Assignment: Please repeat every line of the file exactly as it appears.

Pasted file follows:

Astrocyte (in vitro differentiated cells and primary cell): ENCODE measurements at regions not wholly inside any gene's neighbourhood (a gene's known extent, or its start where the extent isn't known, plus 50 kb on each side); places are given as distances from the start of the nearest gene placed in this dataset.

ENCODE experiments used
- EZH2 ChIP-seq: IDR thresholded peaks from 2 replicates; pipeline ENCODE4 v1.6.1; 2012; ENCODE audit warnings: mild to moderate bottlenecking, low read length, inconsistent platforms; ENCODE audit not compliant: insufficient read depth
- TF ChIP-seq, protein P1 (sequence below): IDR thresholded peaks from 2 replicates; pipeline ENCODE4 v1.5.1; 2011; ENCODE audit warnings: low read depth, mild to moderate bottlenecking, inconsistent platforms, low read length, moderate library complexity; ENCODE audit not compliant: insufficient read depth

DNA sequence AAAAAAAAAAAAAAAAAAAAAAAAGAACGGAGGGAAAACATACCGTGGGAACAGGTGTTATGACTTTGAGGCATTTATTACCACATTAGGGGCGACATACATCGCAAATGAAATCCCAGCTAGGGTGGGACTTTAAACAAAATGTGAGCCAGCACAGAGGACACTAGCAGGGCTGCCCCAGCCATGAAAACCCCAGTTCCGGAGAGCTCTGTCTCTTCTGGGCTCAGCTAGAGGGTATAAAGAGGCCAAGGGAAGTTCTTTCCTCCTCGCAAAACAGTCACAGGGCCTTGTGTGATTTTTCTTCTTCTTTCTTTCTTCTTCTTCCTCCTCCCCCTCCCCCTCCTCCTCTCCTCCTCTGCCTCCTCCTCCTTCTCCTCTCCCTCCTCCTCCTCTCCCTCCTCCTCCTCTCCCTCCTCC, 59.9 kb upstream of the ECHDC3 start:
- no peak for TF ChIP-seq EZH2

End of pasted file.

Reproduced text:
Astrocyte (in vitro differentiated cells and primary cell): ENCODE measurements at regions not wholly inside any gene's neighbourhood (a gene's known extent, or its start where the extent isn't known, plus 50 kb on each side); places are given as distances from the start of the nearest gene placed in this dataset.

ENCODE experiments used
- EZH2 ChIP-seq: IDR thresholded peaks from 2 replicates; pipeline ENCODE4 v1.6.1; 2012; ENCODE audit warnings: mild to moderate bottlenecking, low read length, inconsistent platforms; ENCODE audit not compliant: insufficient read depth
- TF ChIP-seq, protein P1 (sequence below): IDR thresholded peaks from 2 replicates; pipeline ENCODE4 v1.5.1; 2011; ENCODE audit warnings: low read depth, mild to moderate bottlenecking, inconsistent platforms, low read length, moderate library complexity; ENCODE audit not compliant: insufficient read depth

DNA sequence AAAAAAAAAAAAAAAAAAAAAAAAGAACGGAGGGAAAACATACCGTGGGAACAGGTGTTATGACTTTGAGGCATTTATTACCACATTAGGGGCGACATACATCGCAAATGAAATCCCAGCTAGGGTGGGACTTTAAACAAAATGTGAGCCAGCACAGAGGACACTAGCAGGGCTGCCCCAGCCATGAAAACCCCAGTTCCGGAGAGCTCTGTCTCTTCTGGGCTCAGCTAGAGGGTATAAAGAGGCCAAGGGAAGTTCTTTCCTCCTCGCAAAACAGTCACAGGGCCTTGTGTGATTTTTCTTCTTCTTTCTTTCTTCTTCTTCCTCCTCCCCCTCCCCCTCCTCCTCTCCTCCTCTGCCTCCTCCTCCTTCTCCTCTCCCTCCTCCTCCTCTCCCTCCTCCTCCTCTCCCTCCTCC, 59.9 kb upstream of the ECHDC3 start:
- no peak for TF ChIP-seq EZH2